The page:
They aren’t a customer yet, but they’re interested, and this isn’t the first time they’ve been to your website.
You can set your pop-up to appear on the screen when they are 60% of the way scrolled through your blog post or whatever content you decide to use here.
This is not the first time this customer has visited your page, and they’re more than half finished with their current piece; this is the perfect time to request something from them.
But what’s it going to be?
What do you want from them? They’re interested in your brand. Are they just doing some extra research? Think about this piece of content that they are now reading. What is its purpose?
Is it a blog post that’s informational? Is it a piece that has a lot of data or statistics? Whatever it is, this is the perfect time to go for an email grab or possibly offer this potential customer something for free.
Do you have a coupon or special deal going on? Is it only available to people on your email list? Let this potential customer know that they could be missing out on something extraordinary. Tell them about all of the perks that come with your newsletter or email subscription.
Give them something for free. Brands give things away for free all the time. If you go to a festival or event, vendors are always handing out free branded items. It could be pens, t-shirts or hats, maybe even stickers.
Websites can do the same thing with digital goods or content. This can include digital items like calendars or other printables, coupons, and ebooks.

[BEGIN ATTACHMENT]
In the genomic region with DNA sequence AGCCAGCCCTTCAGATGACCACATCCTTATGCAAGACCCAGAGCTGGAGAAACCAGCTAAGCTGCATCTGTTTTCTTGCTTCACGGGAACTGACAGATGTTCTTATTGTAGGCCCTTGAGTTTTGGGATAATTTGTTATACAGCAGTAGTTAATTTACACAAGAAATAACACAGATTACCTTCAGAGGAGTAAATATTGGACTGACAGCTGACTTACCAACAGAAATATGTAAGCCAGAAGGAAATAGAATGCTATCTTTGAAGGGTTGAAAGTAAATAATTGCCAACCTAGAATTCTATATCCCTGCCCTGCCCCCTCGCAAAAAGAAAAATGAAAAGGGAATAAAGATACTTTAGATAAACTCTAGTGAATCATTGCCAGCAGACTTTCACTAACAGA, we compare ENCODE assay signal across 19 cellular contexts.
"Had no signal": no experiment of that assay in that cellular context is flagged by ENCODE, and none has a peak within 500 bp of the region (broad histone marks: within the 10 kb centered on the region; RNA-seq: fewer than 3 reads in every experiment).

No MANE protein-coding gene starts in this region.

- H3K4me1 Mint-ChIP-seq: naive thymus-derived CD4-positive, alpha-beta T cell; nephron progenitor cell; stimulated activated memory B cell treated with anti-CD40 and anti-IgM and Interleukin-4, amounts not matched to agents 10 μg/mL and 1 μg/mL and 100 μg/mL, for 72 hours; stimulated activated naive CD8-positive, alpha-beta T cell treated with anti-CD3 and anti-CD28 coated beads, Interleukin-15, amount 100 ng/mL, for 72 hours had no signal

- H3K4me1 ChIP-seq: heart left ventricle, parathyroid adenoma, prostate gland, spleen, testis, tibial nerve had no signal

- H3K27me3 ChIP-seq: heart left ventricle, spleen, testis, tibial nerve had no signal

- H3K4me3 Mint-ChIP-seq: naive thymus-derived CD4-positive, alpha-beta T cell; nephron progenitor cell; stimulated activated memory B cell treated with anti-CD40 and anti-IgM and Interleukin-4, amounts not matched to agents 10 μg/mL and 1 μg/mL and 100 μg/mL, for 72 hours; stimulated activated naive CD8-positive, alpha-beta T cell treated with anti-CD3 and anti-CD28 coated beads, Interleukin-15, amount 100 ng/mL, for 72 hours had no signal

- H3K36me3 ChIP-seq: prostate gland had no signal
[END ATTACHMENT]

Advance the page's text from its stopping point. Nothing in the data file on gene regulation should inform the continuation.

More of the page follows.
If people come to your website to be educated on a product or service before making a large purchase, educate them. Do it for free. If it turns into a sale, then it’s always going to be worth it.
And once you have their email, you can send offers regularly. They can forward these emails to friends and family, share what they learned on social media, and mention your brand on their blogs and websites.
Proper placement of your pop-ups and opt-ins will drastically increase your conversion rates. We can’t stress this enough.
Finally, we’re getting into the fun stuff. At least we think it’s fun.
Designing your pop-ups and opt-ins doesn’t have to be complicated. All you need is a decent piece of software or plugin and a solid copywriter.
What should go into designing the best pop-ups? How are you going to sell your products or brand with them?
The first question we need to answer is, what is our intent? What do we want our customers or potential customers to do, and how do we want them to feel about it?
We don’t want them to question their decision or our motives.
Bring It All Together
We’ve already discussed branding and timing, so let’s put them both into action here. Let’s say we want someone to join our mailing list. In return, we’ll give them 25% off of their first purchase.
We’ll also email them about discounts and deal in the future, along with any early release information on products or services.